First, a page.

||| home |||
||| Architectural notes for visitors to Queensgate Market |||
Christopher R Marsden
Constructed 1968-1970 to the designs of the J. Seymour Harris Partnership, Birmingham, with Leonard & Partners, consulting engineers and sculptures by Square One Design Studio.
The market hall forms part of a nine acre Comprehensive Development Area planned late 1950s to early 1960s on land owned and compulsorily purchased by the Huddersfield Corporation and a developer; first Murrayfield, later Ravenseft.
The hall was - unlike other parts and phases of the development scheme - directly financed by the corporation. However, by asking the developer's architect Kenneth Wood, of J Seymour Harris, to design it, the integration of the market hall into the development was achieved.
The corporation's markets and fairs committee had already been to Blackburn, Wolverhampton, Sheffield and Coventry looking at market halls which offered better and more modern facilities than Huddersfield's. The architects' concept for the market was to have an interesting and economical roof structure which would return to the traditional concept of the market place with rough wooden stalls shaded but not enclosed by a number of canopies that allowed the feeling of the traditional variety and bustle of a market. For good measure the architect moved the column off-centre along the longitudinal axis by five feet to avoid monotony. This turned a purely geometrical form into a sculptural one. The design met the aspirations of the corporation sub-committee's aldermen; Douglas Graham, Reginald Hartley and in particular Clifford Stephenson who had a particular enthusiasm for architectural art.
Gwynfor Edwards "Gwyn" Roberts (b. Conway 1935, d. Birmingham 2004), the project architect for J. Seymour Harris, and Sculptor, Fritz Steller (b. Dresden 1941) had been at college in Birmingham together and were friends. Their early collaboration on the market hall gave public art its prominence in the project. This, together with the extensive development of reinforced concrete shells in Mexico by the Madrid-born architect and engineer, Felix Candela (b. Spain 1910, d. USA 1997), the adoption of Israel's, Eliahu Traum's 1964 and Argentine's Carlos Brebbia's 1966 methodologies for calculating the asymmetrical shell stresses and the subsequent testing of the Huddersfield shell design at Southampton University, by the team that had tested the shells of Sydney's Opera House, makes the market hall a product of international cooperation.
The precedents of the market hall roof are not obvious. Felix Candela's work was celebrated. In Mexico Candela had used hyperbolic paraboloid (hypar) umbrellas to cover commercial space; in 1954 he built his first hypar umbrella shell warehouse and in 1955 Coyoacan market hall. Later Candela was a consultant for the hypar umbrellas of the John Lewis Partnership Stevenage distribution Centre of 1963 (listed 1998). Candela's usual umbrella form was a 10 to 15 metre grid of shells with each row being tilted on the column head to provide north lighting and ventilation thus providing a saw-tooth cross section with all the shells braced to one another to reduce bending in the column. Candela was also on record as saying asymmetrical hypar umbrellas should not be attempted.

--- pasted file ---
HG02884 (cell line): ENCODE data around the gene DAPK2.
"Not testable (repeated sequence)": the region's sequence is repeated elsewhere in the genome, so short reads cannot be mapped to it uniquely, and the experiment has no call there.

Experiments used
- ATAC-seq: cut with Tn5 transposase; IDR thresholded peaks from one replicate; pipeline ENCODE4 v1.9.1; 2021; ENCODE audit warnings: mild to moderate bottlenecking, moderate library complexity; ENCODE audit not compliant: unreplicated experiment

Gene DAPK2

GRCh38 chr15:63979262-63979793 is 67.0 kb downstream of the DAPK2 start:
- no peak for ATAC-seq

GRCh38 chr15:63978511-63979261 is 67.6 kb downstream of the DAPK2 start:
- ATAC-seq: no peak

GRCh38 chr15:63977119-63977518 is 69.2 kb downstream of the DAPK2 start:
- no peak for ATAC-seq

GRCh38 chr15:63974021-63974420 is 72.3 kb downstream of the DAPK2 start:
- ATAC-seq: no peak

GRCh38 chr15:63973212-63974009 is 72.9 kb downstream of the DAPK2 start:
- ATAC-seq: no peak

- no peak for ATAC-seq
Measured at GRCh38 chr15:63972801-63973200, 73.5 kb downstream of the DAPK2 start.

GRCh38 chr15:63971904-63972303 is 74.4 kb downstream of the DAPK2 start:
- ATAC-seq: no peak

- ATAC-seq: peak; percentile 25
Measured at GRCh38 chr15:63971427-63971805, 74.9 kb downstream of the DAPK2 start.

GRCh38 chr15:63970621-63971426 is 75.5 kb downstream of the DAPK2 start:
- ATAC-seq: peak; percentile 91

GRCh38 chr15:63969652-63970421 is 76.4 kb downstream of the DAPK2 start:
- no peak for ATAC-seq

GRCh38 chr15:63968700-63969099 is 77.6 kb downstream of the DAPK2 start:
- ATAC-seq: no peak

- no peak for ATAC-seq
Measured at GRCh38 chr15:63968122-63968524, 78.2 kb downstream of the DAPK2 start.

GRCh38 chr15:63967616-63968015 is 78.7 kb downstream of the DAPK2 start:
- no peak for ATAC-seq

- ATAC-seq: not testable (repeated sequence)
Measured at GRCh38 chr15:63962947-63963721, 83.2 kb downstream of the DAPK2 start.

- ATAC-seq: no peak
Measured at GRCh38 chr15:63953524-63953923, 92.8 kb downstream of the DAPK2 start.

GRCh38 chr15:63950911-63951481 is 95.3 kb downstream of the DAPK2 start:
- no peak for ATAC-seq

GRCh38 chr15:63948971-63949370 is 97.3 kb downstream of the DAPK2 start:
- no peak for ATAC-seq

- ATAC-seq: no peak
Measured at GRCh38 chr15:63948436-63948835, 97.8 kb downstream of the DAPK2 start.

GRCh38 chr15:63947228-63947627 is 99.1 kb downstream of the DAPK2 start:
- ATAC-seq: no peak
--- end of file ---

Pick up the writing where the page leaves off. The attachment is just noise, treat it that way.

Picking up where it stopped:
The Seymour Harris team were, of course, aware of the pioneering work of Pier Luigi Nervi (1891-1979), the 1961 Chiesa dell'Autostrada of Giovanni Michelucci (1891-1990) and other Italian concrete structures, a young member of the team, John Bloomer cites Italian concrete as being of great interest to Roberts.
The pioneering 1961 Apache Plaza enclosed shopping mall of St Anthony, Minnesota (demolished 2004), designed by Willard Lien Thorsen (1924-1998) had a central court, the roof of which was of ten inverted symmetrical hypar shells, 65' x 71', on single 28" square columns. The shells were of the same height, and braced each other, with Mondrian inspired clerestory fenestration (tornado damaged 1984) at the perimeter.
The market hall and subsequent phases was built on a steeply sloping site. The design is lowest at top of the slope so the view of the 1875-81 showpiece town hall (J H Abbey,1831-80) is uninterrupted and wraps round E H Ashburner's 1939 library, never challenging its monumental classicism. The design is highest at the bottom of the slope with a dramatic elevation to the ring road. The servicing of the market is entirely from the ring road with lift access to the various floors. Although the building reaches the height of four floors it feels quite human in scale.
The roof structure is made up of 21 freestanding 3'6" x 2'3"columns ranging from 11' to 24'6" tall each supporting, 5' off-centre, an asymmetrical shell, of four rectangular hypars This is against the recommendations of Felix Candela, the leading proponent in the field. Thus the shells cantilever 23 feet to one side of the column, and 33 feet to the other. The shells are 56' x 31' and 10' deep. The four hypars form an inverted umbrella. Here, at Huddersfield, the umbrellas are not connected to each other structurally for bracing; they each function independently, unlike the Candela precedent. These novel structures were developed by Jim Spillett, Joe Nicholls and Ken Davis of Leonards and refined through 1/24th resin model tests and computer analysis by Carlos Brebbia and his supervisor Hugh Tottenham at the Department of Civil Engineering of Southampton University. It is entirely possible that the developments in hypar structures made at Huddersfield are unique in the country, and possibly the world.